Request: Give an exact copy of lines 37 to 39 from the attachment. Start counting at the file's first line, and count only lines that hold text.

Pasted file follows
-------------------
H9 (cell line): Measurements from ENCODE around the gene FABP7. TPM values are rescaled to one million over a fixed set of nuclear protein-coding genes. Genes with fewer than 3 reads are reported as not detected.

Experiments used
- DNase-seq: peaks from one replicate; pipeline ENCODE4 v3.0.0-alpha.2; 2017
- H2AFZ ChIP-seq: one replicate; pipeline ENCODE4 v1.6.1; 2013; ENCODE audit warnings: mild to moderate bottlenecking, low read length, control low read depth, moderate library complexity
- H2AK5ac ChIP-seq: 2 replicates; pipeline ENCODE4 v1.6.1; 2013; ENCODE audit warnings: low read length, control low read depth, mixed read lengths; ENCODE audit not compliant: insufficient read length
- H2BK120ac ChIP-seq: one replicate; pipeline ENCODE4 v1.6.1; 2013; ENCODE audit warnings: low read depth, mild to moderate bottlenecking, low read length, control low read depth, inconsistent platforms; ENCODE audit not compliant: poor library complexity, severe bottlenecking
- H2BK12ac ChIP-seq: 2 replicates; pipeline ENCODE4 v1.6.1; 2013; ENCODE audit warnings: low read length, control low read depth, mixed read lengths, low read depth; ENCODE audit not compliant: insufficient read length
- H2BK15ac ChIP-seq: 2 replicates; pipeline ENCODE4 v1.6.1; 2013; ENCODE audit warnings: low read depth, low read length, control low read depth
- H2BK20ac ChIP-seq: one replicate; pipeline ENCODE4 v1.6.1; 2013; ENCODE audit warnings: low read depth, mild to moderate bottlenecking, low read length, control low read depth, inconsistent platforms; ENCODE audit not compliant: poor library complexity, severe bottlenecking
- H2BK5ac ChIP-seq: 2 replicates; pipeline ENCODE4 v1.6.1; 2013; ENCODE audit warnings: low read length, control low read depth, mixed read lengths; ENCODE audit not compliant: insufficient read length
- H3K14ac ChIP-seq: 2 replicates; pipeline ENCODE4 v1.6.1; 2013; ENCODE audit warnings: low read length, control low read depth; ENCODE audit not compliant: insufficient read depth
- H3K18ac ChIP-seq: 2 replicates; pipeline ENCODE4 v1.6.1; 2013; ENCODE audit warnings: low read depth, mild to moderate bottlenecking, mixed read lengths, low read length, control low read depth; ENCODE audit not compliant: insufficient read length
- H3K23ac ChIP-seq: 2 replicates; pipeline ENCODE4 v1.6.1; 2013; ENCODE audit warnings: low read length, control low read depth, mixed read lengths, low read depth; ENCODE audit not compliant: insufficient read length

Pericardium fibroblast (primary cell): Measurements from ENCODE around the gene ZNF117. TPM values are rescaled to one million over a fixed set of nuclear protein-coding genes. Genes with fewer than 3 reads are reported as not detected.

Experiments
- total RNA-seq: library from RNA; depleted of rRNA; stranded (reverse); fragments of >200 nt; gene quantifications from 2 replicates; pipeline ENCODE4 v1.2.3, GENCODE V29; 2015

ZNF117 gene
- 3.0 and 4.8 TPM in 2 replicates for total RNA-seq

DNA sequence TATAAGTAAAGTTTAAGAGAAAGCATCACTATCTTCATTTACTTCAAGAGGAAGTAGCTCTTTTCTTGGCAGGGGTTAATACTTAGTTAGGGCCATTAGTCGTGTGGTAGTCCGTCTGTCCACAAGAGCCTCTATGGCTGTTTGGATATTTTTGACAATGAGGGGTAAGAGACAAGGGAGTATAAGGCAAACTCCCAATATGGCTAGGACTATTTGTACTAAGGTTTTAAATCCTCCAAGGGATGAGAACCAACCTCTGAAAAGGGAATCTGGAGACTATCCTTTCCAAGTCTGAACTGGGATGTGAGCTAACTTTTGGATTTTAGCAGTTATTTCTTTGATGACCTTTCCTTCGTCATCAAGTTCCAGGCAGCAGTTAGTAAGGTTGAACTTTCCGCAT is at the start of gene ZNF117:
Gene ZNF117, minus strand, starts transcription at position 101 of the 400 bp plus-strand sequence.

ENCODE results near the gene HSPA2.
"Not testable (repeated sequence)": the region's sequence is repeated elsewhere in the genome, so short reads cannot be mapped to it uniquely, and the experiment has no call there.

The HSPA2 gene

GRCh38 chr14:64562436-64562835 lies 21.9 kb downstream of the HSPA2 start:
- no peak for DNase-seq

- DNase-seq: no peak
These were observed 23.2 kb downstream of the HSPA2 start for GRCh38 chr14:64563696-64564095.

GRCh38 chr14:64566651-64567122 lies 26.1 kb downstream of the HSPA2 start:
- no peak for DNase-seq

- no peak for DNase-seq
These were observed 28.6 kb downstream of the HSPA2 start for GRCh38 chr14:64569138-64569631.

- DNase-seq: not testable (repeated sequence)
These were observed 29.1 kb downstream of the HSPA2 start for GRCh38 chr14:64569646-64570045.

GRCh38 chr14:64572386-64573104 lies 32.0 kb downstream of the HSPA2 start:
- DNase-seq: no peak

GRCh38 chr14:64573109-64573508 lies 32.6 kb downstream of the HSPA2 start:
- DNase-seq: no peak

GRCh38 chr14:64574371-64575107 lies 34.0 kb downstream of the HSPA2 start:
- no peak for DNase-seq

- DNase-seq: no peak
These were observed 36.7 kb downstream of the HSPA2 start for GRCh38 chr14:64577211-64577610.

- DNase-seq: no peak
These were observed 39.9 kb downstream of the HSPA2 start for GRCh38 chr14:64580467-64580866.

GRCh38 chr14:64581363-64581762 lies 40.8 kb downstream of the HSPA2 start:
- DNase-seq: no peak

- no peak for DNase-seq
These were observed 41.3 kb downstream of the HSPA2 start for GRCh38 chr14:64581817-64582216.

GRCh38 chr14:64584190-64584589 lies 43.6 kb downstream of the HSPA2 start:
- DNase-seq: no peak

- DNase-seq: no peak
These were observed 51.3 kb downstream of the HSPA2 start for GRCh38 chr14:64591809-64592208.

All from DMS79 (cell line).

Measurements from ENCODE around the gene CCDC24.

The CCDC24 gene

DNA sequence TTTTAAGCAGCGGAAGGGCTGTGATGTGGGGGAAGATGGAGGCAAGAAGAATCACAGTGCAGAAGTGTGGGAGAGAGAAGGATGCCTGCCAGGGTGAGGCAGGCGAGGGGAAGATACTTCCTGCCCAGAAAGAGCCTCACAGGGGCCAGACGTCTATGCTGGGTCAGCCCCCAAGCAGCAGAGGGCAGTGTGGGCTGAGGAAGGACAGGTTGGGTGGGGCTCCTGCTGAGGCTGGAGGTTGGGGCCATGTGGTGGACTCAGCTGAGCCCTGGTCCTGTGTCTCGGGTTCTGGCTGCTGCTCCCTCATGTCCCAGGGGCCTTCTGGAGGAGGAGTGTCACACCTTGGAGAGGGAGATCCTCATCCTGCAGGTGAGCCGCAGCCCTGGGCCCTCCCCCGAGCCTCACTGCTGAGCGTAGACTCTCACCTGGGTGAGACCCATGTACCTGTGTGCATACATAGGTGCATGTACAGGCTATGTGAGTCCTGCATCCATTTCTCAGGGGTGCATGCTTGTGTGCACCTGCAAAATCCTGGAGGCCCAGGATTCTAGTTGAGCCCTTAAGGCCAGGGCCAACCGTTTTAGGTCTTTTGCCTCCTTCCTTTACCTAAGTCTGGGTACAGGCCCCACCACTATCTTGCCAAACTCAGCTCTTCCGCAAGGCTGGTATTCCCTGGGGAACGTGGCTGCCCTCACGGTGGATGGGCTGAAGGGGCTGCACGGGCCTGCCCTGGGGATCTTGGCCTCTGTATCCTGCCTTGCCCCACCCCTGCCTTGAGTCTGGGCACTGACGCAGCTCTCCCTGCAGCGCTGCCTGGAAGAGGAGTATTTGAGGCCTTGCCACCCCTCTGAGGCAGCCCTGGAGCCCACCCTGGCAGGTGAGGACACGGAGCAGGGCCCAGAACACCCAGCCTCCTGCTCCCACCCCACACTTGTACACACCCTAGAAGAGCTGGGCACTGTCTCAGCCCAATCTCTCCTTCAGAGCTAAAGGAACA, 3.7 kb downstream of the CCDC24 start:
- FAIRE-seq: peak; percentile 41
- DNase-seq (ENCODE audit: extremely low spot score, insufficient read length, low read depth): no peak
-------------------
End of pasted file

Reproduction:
- DNase-seq: no peak

GRCh38 chr14:64574371-64575107 lies 34.0 kb downstream of the HSPA2 start:
- no peak for DNase-seq